a cappella Friday: Madrigals

A cappella music (without instrumental accompaniment) is particularly enjoyable for me to listen to. As a poet (and an avocational musician), I am drawn to the similarities that poems and a cappella music have. Lyrical phrasing, meter, rhyming, and onomatopoeia mean so much to a cappella music, because it relies so heavily on the human vocal element.

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Yes, I know it is not Friday, but I’ve been working on this idea for a while, inspiration struck, and who am I to argue with the Muse.

A madrigal, it seems, has several definitions.
1. It is short poem, from Medieval times, often about love, and suitable for being set to music.
2. It is a song for two or three unaccompanied voices, developed in Italy in the late 13th and early 14th centuries.
3. It is a polyphonic song using a vernacular text and written for four to six voices, developed in Italy in the 16th century and popular in England in the 16th and early 17th centuries.

Having sung in small groups in my younger years, I remember many of these songs. They had terrific harmonies, moving lines. I never really thought of the lyrics then, but all of these were musical settings of poems. The arguments of poetic forms still occuring then, apparently.

O, that the learned poets of this time
who in a lovesick line so well can speak,
would not consume good wit in hateful rhyme,
but with deep care some better subject find.
For if their music please in earthly things,
how would it sound if strung with heav’nly strings?

The song was published in Orlando Gibbons’s First Set of Madrigals and Motets of 5 parts (1612). A snippet of a recording can be found here, or you can do a search on Spotify or some other internet music source.

Perhaps his best known madrigal is The Silver Swan. A beautiful recording is given here.

The silver Swan, who, living, had no Note,
when Death approached, unlocked her silent throat.
Leaning her breast upon the reedy shore,
thus sang her first and last, and sang no more:
“Farewell, all joys! O Death, come close mine eyes!
More Geese than Swans now live, more Fools than Wise.”

FRANCESCO PETRARCA, 1304-74, better known as just “Petrarch” provided a large trove of the Italian madrigal lyrics. His Canzoniere is a collection of love songs and sonnets. His sonnets are largely credited with saving the form from obscurity. There is a great deal of information about his Muse Laura, and the origins of his poetry.

Early madrigal music dates back to 14th century Italy as a developed two- or three-line verse supported by identical music. Over time, Italian madrigals were recognized as the beginning of “word painting,” the combining of text and music to create a feeling.

*At this time I can’t find an internet recording of the following madrigal to share, but the words in Italian alone are worthy of a read.

Come talora al caldo tempo sòle
semplicetta farfalla al lume avezza
volar negli occhi altrui per sua vaghezza,
onde aven ch’ella more, altri si dole:

cosí sempre io corro al fatal mio sole
degli occhi onde mi vèn tanta dolcezza
che ‘l fren de la ragion Amor non prezza,
e chi discerne è vinto da chi vòle.

E veggio ben quant’elli a schivo m’ànno,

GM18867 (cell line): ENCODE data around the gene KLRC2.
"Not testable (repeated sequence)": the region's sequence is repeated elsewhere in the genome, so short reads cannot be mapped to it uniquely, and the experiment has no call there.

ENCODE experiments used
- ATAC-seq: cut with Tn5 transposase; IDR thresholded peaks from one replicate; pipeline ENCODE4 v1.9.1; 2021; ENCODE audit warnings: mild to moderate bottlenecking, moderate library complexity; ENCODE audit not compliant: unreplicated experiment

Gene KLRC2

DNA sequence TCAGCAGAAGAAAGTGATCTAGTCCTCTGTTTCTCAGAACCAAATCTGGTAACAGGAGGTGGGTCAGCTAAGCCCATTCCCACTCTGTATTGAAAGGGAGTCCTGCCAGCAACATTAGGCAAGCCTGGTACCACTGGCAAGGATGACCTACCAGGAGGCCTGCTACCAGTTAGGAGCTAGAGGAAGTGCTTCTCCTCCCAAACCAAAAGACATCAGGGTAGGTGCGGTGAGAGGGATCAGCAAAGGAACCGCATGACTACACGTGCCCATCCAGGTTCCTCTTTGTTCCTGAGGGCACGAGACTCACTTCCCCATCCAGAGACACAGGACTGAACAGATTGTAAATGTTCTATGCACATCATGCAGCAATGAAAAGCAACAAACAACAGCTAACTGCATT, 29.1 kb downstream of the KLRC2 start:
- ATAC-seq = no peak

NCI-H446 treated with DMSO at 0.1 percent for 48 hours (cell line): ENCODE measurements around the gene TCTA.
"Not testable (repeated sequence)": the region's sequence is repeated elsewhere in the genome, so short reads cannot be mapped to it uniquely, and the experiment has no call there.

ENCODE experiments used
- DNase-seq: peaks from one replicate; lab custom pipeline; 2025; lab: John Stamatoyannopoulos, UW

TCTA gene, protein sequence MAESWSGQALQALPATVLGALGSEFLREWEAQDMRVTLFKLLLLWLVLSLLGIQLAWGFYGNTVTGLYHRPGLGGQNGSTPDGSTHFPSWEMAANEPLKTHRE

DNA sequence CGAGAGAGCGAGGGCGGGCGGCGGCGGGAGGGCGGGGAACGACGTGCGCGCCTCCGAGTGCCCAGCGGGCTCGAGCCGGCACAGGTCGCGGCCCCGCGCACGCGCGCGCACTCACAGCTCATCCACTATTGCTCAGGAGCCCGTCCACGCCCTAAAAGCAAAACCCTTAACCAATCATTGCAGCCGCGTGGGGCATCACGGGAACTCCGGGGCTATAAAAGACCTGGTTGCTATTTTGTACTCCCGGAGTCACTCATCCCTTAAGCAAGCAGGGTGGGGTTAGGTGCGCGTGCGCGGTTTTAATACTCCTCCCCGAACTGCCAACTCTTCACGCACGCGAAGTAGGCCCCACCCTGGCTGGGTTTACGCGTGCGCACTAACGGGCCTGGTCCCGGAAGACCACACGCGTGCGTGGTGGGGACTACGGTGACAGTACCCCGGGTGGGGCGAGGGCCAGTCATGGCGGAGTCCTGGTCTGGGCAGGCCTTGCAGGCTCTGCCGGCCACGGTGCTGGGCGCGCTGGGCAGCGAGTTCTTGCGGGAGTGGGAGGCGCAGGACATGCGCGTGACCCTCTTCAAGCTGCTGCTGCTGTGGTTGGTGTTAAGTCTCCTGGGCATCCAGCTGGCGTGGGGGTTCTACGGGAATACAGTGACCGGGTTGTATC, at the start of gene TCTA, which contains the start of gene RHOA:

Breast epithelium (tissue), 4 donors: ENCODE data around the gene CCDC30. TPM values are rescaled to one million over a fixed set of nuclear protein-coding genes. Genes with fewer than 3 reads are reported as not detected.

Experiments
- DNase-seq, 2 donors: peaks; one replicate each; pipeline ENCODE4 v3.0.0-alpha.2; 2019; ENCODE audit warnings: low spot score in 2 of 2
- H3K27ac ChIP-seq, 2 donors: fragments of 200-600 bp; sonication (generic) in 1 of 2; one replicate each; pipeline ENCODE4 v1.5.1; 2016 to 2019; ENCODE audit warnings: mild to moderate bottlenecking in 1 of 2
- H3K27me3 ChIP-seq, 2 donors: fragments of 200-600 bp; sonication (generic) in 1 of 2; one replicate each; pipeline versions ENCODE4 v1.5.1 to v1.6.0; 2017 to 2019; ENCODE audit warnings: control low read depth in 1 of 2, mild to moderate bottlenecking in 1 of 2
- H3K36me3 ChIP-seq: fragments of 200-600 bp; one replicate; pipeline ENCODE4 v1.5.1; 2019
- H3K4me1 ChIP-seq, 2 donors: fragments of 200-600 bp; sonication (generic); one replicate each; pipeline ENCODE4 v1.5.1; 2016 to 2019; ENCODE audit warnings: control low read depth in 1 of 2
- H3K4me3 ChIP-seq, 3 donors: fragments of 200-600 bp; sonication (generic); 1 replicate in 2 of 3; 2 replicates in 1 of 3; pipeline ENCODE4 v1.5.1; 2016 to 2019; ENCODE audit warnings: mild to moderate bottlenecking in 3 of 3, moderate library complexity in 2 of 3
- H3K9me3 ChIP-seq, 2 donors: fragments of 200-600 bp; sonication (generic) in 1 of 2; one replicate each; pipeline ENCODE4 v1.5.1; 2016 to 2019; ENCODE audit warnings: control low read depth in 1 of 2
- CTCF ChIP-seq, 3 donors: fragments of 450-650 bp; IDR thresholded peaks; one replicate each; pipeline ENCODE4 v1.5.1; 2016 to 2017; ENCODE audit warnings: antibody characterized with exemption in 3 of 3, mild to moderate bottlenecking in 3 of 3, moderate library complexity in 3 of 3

e so ch’i’ ne morrò veracemente,
ché mia vertú non pò contra l’affanno;

ma sí m’abbaglia Amor soavemente,
ch’i’ piango l’altrui noia, et no ‘l mio danno;
et cieca al suo morir l’alma consente.

The Italian is beautiful just in sound alone (it is a Romance language, after all), the English translation (courtesy of http://petrarch.petersadlon.com/canzoniere.html?poem=141) goes like this…

As at times in hot sunny weather
a guileless butterfly accustomed to the light,
flies in its wanderings into someone’s face,
causing it to die, and the other to weep:

so I am always running towards the sunlight of her eyes,
fatal to me, from which so much sweetness comes
that Love takes no heed of the reins of reason:
and he who discerns them is conquered by his desire.

And truly I see how much disdain they have for me,
and I know I am certain to die of them,
since my strength cannot counter the pain:

but Love dazzles me so sweetly,
that I weep for the other’s annoyance, not my hurt:
and my soul consents blindly to its death.

The form evolved over the years and by the 16th century consisted of a refined four to six parts, offering twelve lines of lyric verse with love, desire, humor, satire, politics, or pastoral scenes as the theme. Gibbons and Sir Thomas Morley (1557-1602) are among the more prolific writer/composers of the period.

My bonnie Lass she smileth

When she my heart beguileth. Fa la. . . . .
Smile less, dear love, therefore
And you shall love me more. Fa la. . . . .
When she her sweet eye turneth
O how my heart it burneth! Fa la. . . . .
Dear love, call in their light,
Or else you’ll burn me quite! Fa la. . . .

Finally, the madrigal has been parodied, quite successfully

Peter Schickele (PDQ Bach) penned “My Bonnie Lass, She Smelleth” as a parody of Morley’s “My Bonnie Lass She Smileth”

My bonnie lass, she smelleth,
Making the flowers Jealouth.
Fa la la (etc.)

My bonnie lass dismayeth
Me; all that she doth say ith:
Fa la la (etc.)

My bonnie lass; she looketh like a jewel
And soundeth like a mule.
My bonnie lass; she walketh like a doe
And talketh like a crow.
Fa la la (etc.)

My bonnie lass liketh to dance a lot;
She’s Guinevere and I’m Sir Lancelot.
Fa la la (etc.)

My bonnie lass I need not flatter;
What she doth not have doth not matter.
Oo la la (etc.)

My bonnie lass would be nice,
Yea, even at twice the price.
Fa la la (etc.)

Singing Hey Nonny Nonny Nonny No.

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